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Friday, January 4, 2013

Natural Law without God

One of the strategies employed in apologetics is the attempt to work from premises that the opponent holds. This makes sense from a tactical standpoint.  If the opponent doesn't believe that the Bible is not the inspired Word of God, appealing to the Bible's authority is a moot point.

Sometimes however in an attempt to do this Catholic apologists commit a different fallacy.  Oftentimes with atheists we attempt to argue about issues using Natural Law.  One can see this with the debate surrounding marriage.

One of the fallacies I've noticed (and am guilty of myself) is the attempt to employ Natural Law without the existence of God as a premise.  This I have concluded to be faulty, and causes unnecessary confusion.

It makes sense at first.  One can note the directed nature of entities in existence (i.e. final causes) without necessarily noting that such "directedness" only makes sense with a "Director".  Thus since atheists reject the notion of God one can at first appear to argue Natural Law without invoking God.

For the record, this is not "God" in the sense of how the Catholic Church views Him (though there are a lot of similarities.)  This is the God of the Greeks, or the God of "classical theism."  The God whose attributes are discovered through human reason.

There is however one huge problem with ignoring the existence of God.  It is worthwhile to note the intended nature of things given their directed nature.  But without God the question remains, "Assuming such things as final causes exist, why conform to them?"  It is the same question we pose to atheists, "Why be good?"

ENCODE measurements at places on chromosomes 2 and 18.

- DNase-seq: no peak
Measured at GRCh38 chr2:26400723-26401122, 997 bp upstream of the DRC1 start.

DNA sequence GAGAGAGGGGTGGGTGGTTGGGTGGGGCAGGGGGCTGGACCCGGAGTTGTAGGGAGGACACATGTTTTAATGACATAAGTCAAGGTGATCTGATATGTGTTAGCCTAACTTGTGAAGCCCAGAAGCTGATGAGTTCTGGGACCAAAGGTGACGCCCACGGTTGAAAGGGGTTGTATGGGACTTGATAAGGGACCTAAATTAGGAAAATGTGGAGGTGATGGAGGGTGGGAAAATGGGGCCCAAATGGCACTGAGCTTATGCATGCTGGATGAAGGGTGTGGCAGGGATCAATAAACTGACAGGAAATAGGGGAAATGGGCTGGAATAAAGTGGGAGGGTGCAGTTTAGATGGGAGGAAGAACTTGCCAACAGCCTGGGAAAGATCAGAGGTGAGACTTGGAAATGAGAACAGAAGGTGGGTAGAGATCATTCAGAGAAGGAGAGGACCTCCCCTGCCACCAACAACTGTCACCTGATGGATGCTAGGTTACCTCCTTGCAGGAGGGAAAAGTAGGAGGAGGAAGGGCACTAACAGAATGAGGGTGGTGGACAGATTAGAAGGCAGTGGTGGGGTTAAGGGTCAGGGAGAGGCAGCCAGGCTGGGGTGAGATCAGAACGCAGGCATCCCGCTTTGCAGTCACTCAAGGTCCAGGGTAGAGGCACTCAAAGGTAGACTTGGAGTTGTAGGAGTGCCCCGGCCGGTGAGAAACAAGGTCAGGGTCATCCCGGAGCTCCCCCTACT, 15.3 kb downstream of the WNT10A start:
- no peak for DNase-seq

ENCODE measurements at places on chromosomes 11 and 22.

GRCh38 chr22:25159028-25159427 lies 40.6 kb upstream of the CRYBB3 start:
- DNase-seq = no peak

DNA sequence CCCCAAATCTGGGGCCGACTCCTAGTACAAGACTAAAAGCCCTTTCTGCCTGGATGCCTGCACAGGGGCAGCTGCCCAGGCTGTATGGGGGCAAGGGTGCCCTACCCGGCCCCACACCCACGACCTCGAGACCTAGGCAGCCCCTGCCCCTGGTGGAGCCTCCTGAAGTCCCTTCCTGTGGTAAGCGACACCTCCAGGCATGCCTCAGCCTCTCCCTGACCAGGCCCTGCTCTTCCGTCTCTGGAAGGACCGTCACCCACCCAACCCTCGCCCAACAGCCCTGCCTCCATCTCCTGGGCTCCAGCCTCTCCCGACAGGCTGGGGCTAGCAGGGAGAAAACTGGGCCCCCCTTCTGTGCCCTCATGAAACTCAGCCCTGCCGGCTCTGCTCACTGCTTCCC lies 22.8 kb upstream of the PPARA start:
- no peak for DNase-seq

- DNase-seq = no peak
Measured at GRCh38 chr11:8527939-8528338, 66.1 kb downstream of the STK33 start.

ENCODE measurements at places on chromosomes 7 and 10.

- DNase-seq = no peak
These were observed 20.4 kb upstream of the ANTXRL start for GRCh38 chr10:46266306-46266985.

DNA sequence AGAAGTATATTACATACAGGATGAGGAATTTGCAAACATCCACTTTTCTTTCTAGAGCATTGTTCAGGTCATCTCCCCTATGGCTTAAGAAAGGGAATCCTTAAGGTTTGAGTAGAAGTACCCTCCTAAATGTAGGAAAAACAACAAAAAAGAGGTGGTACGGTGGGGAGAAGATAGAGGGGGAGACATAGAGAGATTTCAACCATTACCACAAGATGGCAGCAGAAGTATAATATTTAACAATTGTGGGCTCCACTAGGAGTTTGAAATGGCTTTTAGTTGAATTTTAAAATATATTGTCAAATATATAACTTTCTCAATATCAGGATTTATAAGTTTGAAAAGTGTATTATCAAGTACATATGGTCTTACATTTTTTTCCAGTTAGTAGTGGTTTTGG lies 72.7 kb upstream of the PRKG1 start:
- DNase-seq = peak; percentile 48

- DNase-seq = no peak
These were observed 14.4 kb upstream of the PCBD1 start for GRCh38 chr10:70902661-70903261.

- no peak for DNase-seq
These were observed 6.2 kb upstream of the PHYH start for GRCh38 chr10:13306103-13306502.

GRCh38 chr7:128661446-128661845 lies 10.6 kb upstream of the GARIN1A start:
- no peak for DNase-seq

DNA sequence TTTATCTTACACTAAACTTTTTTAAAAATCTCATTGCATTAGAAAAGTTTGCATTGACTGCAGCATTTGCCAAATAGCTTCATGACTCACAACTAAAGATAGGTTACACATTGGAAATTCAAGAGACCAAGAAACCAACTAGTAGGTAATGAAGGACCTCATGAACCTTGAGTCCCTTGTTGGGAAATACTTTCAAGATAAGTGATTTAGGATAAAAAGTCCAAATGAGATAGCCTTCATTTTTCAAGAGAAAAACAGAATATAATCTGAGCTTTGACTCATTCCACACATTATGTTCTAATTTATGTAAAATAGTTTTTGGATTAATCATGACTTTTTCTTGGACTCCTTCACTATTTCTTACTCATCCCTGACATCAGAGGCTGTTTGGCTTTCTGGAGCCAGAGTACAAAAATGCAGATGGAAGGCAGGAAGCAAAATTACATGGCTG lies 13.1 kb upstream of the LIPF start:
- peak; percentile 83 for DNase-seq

Natural Law at its heart is the study of entities and their directed nature.  Natural Law states that entities are directed to an end.  That end is intended by that which directed it, i.e. God.  Since God is pure Good, the natural end of entities are in fact good.  And it is good to work toward those natural ends, and evil to frustrate them.

Without God the whole reason for acting toward the intended end of an entity goes out the window.  The fact that an entity might be oriented toward a particular end is nice and all.  But God is what makes the system moral.  Otherwise we have entities of a directed nature that while interesting in principle have no justification for following them.

Both the material atheist and the Natural Law philosopher say that morality can be determined by observation and reason.  But without God the atheist is in a pickle as to why this morality should be followed beyond self-centered reasons.  When we as apologists try to exclude God from the conversation we run into the same problem.

Clearly a better understanding of Natural Law and how it relates to classical Theism as a whole is necessary.  The Catholic laity is undergoing a revival of these long neglected yet timely principles.  But we'd best be careful not to cherry pick.  Like the doctrines of the Faith, Natural Law philosophy has a lot of pieces and they are there for a reason.

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